Are You A Creep? How Far Is Too Far In Personalization Marketing & Sales Tactics?

Business.com / Sales / Last Modified: February 22, 2017

Technology creates for opportunities to be a creep when it comes to selling. Where do we draw the line between personalization and stalking?

Technology creates for opportunities to be a massive weirdo creep when it comes to selling. Does finding someone's number on ZoomInfo really work? What's too far, and how to know you've pushed the boundaries ?

Technology and big data have opened the door to personalization marketing. Bespoke messages increase click through rates, email opens, and conversion rates. In fact, customers have come to expect content to be tailored to their specific personalities and lifestyles. Seventy-four percent of online consumers get frustrated with websites when content (ads, offers, promos) is completely irrelevant to their interests. And because of this expectation, marketers and salespeople scour the Internet to collect data on any and every customer.

But is there a line between personalization and cyber-stalking? We all remember how Target’s algorithm predicted the pregnancy of teenage girl and started sending her baby coupons (the algorithm was right, much to the surprise of her father). When does knowing too much about a person become creepy?

Related Article: Retargeting in Real Life: Beacons And Big Brother

“The creepiness factor”

According to a study conducted by Ithaca College assistant professor Lisa Barnard, tailoring online messages to individual behavior is very effective. But, if customers perceive you and your selling tactics as “creepy”, they become 5 percent less likely to make a purchase. They will view you as a threat and adopt negative attitudes towards your product.

Take for example, Facedeals, an app that combines Facebook profile data and facial recognition features to target you in brick and mortar stores. Technology like that can easily make anyone feel like they’re in a disturbing Lifetime movie, so the company changed names and removed the face recognition part. “Consumers were just not quite ready,” a spokeswoman told Financial Times. “They wanted the benefits but in a slightly friendlier [way].”

So how to do you lower your brand’s creepiness factor while taking advantage of personalization? Offer opt-outs and give disclaimers about what information you have and with whom it will be shared. “Personalization is only creepy if you make it creepy. Only use personalization in areas where people expect it (after opting in, in emails, etc.),” advises Seth Fendly of ClearPivot via Hubspot. “The goal of personalization is to make a lead or customer feel welcome. The moment they feel welcomed on your site you have succeeded with personalization.”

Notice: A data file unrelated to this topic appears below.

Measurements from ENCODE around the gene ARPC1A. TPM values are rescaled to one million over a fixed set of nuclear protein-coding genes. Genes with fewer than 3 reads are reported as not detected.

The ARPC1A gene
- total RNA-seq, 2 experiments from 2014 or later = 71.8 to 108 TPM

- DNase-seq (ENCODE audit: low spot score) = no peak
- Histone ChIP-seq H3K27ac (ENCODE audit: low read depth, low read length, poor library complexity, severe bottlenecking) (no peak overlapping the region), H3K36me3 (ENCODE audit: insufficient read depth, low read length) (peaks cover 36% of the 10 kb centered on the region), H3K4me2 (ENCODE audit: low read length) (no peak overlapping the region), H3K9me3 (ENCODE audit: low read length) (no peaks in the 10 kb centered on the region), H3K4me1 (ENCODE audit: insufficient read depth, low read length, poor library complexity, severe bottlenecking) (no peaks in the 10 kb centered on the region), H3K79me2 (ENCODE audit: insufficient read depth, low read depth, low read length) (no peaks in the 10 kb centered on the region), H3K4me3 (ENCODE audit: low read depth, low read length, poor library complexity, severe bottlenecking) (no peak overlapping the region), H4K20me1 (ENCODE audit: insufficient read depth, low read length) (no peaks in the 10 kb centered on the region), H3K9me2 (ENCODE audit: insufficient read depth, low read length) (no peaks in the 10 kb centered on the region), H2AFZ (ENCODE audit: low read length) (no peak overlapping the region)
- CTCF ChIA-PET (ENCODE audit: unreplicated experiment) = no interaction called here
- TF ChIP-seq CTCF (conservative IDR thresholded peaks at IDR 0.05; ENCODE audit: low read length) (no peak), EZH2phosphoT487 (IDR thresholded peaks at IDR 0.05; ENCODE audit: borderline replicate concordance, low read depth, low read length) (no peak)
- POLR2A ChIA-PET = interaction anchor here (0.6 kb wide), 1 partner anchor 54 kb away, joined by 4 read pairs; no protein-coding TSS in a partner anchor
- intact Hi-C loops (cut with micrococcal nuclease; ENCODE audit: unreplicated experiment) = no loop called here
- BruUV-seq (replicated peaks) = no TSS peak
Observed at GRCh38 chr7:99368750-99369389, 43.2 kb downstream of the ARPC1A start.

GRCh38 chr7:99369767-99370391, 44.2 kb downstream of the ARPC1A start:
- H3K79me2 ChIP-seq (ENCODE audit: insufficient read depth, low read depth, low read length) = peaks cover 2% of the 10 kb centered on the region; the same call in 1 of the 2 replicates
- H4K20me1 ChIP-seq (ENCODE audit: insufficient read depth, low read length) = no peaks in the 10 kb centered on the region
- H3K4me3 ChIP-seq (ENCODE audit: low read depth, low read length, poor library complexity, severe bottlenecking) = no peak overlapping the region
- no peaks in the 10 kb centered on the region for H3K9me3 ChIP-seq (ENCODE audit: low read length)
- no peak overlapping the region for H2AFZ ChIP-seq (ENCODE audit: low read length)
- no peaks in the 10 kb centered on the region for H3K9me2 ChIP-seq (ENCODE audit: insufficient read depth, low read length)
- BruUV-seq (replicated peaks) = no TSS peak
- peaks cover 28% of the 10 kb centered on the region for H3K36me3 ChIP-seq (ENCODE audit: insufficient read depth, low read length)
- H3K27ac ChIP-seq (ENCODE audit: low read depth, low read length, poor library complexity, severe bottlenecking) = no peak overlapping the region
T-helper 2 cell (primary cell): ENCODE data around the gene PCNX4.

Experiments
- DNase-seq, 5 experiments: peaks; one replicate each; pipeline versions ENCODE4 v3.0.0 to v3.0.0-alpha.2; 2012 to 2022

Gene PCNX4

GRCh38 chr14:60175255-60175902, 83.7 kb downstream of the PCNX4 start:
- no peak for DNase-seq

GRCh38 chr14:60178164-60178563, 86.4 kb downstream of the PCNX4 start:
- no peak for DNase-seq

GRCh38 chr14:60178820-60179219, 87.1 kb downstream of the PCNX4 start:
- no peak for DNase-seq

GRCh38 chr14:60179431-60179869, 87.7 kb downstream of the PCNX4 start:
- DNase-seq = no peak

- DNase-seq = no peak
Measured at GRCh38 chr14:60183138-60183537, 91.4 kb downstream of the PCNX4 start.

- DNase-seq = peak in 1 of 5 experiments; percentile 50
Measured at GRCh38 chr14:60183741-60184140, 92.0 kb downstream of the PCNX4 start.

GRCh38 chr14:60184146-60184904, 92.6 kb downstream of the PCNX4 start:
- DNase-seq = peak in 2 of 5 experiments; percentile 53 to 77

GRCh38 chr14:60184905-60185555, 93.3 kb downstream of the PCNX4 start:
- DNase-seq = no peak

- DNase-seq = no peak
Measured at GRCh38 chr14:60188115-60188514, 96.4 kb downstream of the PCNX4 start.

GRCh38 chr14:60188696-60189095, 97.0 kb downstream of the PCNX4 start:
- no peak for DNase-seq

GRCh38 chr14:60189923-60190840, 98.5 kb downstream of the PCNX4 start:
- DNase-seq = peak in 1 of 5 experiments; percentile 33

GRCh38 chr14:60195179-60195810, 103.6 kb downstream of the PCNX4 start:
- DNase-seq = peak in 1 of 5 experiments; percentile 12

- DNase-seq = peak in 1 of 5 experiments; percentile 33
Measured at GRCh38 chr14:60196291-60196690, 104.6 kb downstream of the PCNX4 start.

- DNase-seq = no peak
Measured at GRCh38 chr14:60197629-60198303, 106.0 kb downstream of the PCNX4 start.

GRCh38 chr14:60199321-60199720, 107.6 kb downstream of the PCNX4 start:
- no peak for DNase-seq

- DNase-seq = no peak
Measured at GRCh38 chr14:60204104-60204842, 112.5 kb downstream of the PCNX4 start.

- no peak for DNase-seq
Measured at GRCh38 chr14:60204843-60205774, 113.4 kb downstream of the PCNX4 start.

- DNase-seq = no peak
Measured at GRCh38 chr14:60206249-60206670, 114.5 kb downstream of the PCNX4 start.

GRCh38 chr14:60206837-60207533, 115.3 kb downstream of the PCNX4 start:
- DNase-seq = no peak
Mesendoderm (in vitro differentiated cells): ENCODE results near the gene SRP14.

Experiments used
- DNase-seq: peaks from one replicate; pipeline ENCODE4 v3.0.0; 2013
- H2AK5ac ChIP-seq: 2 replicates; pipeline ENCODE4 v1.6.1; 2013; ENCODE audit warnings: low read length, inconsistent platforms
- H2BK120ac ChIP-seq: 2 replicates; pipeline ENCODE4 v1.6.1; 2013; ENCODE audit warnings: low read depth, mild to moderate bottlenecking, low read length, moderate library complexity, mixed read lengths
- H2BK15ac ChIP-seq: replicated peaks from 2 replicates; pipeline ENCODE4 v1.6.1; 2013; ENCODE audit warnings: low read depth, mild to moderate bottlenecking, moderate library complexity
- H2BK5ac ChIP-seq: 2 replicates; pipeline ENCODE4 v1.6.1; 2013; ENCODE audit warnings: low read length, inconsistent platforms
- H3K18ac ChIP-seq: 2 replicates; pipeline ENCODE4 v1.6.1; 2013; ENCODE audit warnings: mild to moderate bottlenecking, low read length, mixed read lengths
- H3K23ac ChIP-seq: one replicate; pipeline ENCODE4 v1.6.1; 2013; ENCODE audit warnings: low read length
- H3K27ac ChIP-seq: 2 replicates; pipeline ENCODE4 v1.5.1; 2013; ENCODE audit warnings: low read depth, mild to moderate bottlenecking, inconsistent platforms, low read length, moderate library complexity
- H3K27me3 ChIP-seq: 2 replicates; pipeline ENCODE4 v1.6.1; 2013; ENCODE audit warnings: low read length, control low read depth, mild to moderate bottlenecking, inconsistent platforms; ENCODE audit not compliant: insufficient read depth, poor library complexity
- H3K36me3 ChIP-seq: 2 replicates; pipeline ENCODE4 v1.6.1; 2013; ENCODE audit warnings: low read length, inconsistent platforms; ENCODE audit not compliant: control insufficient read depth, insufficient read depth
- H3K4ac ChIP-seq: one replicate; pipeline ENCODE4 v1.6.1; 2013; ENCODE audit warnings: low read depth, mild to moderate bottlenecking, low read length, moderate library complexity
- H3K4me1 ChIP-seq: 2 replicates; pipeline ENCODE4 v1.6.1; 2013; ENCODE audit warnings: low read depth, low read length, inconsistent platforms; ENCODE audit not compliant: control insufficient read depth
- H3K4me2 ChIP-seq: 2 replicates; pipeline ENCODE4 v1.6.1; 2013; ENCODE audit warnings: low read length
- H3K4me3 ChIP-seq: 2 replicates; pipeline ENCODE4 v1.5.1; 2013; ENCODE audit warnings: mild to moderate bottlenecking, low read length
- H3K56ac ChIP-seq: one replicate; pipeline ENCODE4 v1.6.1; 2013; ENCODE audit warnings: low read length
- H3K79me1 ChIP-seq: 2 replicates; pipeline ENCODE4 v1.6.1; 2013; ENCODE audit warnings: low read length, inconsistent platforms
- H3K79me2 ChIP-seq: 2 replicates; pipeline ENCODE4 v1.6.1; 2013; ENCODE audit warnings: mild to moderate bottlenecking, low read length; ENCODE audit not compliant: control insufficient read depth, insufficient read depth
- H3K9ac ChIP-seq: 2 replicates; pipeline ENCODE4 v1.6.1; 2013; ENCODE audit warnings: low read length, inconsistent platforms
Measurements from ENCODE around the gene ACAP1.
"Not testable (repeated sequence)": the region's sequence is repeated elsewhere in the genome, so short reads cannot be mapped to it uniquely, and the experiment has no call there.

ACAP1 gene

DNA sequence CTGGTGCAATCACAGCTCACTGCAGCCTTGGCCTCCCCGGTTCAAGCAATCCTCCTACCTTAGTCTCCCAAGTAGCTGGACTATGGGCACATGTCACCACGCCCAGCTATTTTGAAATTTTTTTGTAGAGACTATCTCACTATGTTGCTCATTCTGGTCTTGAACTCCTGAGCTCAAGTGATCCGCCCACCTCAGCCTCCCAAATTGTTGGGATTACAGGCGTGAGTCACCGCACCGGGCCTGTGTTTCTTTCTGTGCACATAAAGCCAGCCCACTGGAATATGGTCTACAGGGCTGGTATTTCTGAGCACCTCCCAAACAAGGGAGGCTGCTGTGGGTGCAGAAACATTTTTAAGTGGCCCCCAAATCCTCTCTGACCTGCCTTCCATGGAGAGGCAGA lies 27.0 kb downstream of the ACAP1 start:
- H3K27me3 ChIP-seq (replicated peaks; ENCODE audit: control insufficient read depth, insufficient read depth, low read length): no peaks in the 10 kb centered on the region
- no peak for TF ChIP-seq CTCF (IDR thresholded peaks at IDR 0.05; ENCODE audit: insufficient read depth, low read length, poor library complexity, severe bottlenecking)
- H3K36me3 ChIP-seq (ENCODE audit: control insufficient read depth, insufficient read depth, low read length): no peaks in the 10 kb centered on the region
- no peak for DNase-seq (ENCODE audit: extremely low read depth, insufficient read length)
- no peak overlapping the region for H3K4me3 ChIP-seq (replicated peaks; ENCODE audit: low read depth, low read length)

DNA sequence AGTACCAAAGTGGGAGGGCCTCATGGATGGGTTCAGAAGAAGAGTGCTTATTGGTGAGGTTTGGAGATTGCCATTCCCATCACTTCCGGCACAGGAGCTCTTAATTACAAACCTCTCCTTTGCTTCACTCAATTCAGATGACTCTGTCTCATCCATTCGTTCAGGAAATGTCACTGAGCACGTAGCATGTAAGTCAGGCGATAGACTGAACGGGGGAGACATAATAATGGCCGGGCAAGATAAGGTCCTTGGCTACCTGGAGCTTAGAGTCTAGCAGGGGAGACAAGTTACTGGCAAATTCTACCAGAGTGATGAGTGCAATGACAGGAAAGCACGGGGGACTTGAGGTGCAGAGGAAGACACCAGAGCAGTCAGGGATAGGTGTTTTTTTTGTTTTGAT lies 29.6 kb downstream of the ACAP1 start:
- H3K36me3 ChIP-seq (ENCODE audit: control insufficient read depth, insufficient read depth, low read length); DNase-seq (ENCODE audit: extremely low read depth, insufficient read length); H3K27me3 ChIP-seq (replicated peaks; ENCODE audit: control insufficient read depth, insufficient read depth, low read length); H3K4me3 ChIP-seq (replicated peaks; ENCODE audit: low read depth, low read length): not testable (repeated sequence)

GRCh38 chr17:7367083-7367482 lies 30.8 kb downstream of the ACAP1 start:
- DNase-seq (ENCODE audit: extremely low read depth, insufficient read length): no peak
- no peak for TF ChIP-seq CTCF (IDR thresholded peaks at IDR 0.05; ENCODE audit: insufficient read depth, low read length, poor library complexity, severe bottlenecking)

Related Article: This Time It’s Personal: An Email Personalization Strategy Face-Off

What about social selling?

Social selling is another way businesspeople can cross customer relationship boundaries. But on the flip side, it’s also incredibly effective.  Many studies show that social selling lets a salesperson contact a decision-maker 60-8-% of the time, which is 5x to 8x the performance of other methods. But when salespeople comb social media sites for information about clients, they run the risk of crossing the line of privacy. LinkedIn, Facebook, Twitter, and Google+ can be used to learn about individuals, while ZoomInfo can provide much more detailed information. Some feel awkward stalking potential clients online, while others don’t mind. So what’s the creepy point of no return?

Wayne Peterson, Principal of the Black Canyon Consulting Group provided WhatTheyThink? with three telltale signs of overstepping boundaries as a salesperson.

  • When it becomes too personal, too fast: When first introducing your product or service to a decision-maker, there is no need to mention the intimate details you discovered about them. Talking about any of the following should be off-limits during the first encounter (or ever): children’s names, hobbies, favorite sports team, investments, favorite TV shows, or what they did last Friday night.
  • When you focus on things other than business: Finding a common ground with someone is a logical sales tactic, but if you are calling a prospect on a matter of business, keep it business. Mentioning a recent product they bought from you is fair game. Bringing their vacationing preferences into the conversation is not.
  • When you brown nose: If you know they’re a public speaker or just wrote a book or something, don’t ingratiate them just to warm them up to your pitch. Don’t be inauthentic just because you figured out how to cyber stalk professional bigwigs.

It’s okay to inform prospects how you found their information, just stay away from the no-no subjects (anything that falls outside of their professional career). Keep content and contact relevant. Nobody wants to feel like you’re hiding in the bushes.

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